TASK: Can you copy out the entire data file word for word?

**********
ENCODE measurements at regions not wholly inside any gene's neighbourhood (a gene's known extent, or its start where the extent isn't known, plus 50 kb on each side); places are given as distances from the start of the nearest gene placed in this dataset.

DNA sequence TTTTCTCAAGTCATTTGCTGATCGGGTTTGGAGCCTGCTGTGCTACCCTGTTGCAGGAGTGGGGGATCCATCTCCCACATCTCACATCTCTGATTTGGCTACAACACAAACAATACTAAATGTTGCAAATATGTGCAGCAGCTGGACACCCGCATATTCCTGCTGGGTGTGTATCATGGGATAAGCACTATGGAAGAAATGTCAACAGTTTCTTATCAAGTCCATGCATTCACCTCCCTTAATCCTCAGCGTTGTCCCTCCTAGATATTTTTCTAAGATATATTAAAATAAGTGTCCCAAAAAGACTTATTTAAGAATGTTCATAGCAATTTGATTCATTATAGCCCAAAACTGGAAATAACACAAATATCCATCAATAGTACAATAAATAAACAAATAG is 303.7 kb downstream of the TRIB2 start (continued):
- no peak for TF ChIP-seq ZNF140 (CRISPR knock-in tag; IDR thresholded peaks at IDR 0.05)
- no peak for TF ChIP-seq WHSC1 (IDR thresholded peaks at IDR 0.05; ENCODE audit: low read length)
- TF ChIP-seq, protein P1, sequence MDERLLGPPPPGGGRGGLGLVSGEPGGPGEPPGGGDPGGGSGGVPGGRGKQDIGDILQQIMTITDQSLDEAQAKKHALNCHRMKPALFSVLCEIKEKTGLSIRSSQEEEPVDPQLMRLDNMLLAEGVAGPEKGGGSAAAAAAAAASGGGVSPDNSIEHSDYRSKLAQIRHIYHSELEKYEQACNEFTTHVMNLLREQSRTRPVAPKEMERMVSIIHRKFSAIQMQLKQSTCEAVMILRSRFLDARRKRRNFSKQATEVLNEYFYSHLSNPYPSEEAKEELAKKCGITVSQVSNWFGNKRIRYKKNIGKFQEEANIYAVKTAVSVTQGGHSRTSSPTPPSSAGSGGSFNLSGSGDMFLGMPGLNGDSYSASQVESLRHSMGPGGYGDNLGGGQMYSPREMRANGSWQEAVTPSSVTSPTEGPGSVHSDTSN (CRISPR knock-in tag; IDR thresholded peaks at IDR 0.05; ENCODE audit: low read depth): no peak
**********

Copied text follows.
ENCODE measurements at regions not wholly inside any gene's neighbourhood (a gene's known extent, or its start where the extent isn't known, plus 50 kb on each side); places are given as distances from the start of the nearest gene placed in this dataset.

DNA sequence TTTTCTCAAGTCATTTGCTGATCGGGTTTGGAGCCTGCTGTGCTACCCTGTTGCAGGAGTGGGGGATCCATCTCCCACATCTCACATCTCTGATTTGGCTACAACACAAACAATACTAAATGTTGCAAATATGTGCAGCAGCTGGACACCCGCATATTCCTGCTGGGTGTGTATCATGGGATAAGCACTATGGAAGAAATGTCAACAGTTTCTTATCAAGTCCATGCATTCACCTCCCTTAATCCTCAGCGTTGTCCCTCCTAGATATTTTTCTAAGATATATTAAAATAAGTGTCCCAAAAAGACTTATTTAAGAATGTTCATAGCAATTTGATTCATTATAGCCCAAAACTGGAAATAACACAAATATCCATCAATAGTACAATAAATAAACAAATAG is 303.7 kb downstream of the TRIB2 start (continued):
- no peak for TF ChIP-seq ZNF140 (CRISPR knock-in tag; IDR thresholded peaks at IDR 0.05)
- no peak for TF ChIP-seq WHSC1 (IDR thresholded peaks at IDR 0.05; ENCODE audit: low read length)
- TF ChIP-seq, protein P1, sequence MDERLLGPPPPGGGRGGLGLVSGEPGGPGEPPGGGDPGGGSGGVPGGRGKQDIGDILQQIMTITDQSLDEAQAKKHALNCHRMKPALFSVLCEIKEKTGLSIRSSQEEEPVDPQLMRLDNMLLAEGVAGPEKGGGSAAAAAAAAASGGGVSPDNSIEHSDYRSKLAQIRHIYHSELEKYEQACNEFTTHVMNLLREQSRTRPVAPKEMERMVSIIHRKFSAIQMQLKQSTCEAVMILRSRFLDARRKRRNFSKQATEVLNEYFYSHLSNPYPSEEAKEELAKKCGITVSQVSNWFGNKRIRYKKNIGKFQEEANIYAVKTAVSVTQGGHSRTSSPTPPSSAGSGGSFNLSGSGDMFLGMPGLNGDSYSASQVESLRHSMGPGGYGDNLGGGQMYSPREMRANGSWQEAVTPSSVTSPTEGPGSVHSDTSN (CRISPR knock-in tag; IDR thresholded peaks at IDR 0.05; ENCODE audit: low read depth): no peak